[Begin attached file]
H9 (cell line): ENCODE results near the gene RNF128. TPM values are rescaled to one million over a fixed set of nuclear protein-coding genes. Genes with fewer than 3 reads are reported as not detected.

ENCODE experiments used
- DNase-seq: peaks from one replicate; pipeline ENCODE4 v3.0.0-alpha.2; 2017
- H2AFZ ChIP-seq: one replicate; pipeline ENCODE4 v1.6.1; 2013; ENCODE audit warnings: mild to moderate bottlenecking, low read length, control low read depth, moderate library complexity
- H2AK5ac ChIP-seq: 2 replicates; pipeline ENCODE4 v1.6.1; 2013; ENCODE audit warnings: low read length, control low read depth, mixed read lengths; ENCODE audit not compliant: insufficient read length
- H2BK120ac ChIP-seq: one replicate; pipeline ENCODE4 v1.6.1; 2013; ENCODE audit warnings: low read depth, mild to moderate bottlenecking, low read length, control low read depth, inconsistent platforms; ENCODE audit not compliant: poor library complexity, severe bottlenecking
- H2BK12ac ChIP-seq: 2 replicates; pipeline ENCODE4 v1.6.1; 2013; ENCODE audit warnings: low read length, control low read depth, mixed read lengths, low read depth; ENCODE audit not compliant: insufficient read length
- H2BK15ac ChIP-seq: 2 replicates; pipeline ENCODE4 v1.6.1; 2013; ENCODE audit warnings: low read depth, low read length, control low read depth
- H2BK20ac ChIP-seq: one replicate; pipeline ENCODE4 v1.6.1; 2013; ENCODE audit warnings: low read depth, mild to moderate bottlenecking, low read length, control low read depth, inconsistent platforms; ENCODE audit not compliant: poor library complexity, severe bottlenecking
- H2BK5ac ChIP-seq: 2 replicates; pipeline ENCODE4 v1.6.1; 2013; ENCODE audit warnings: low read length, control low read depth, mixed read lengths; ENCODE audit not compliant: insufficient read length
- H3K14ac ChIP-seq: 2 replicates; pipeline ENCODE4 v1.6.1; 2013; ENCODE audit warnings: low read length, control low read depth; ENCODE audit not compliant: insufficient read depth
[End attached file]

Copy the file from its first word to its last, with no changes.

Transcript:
H9 (cell line): ENCODE results near the gene RNF128. TPM values are rescaled to one million over a fixed set of nuclear protein-coding genes. Genes with fewer than 3 reads are reported as not detected.

ENCODE experiments used
- DNase-seq: peaks from one replicate; pipeline ENCODE4 v3.0.0-alpha.2; 2017
- H2AFZ ChIP-seq: one replicate; pipeline ENCODE4 v1.6.1; 2013; ENCODE audit warnings: mild to moderate bottlenecking, low read length, control low read depth, moderate library complexity
- H2AK5ac ChIP-seq: 2 replicates; pipeline ENCODE4 v1.6.1; 2013; ENCODE audit warnings: low read length, control low read depth, mixed read lengths; ENCODE audit not compliant: insufficient read length
- H2BK120ac ChIP-seq: one replicate; pipeline ENCODE4 v1.6.1; 2013; ENCODE audit warnings: low read depth, mild to moderate bottlenecking, low read length, control low read depth, inconsistent platforms; ENCODE audit not compliant: poor library complexity, severe bottlenecking
- H2BK12ac ChIP-seq: 2 replicates; pipeline ENCODE4 v1.6.1; 2013; ENCODE audit warnings: low read length, control low read depth, mixed read lengths, low read depth; ENCODE audit not compliant: insufficient read length
- H2BK15ac ChIP-seq: 2 replicates; pipeline ENCODE4 v1.6.1; 2013; ENCODE audit warnings: low read depth, low read length, control low read depth
- H2BK20ac ChIP-seq: one replicate; pipeline ENCODE4 v1.6.1; 2013; ENCODE audit warnings: low read depth, mild to moderate bottlenecking, low read length, control low read depth, inconsistent platforms; ENCODE audit not compliant: poor library complexity, severe bottlenecking
- H2BK5ac ChIP-seq: 2 replicates; pipeline ENCODE4 v1.6.1; 2013; ENCODE audit warnings: low read length, control low read depth, mixed read lengths; ENCODE audit not compliant: insufficient read length
- H3K14ac ChIP-seq: 2 replicates; pipeline ENCODE4 v1.6.1; 2013; ENCODE audit warnings: low read length, control low read depth; ENCODE audit not compliant: insufficient read depth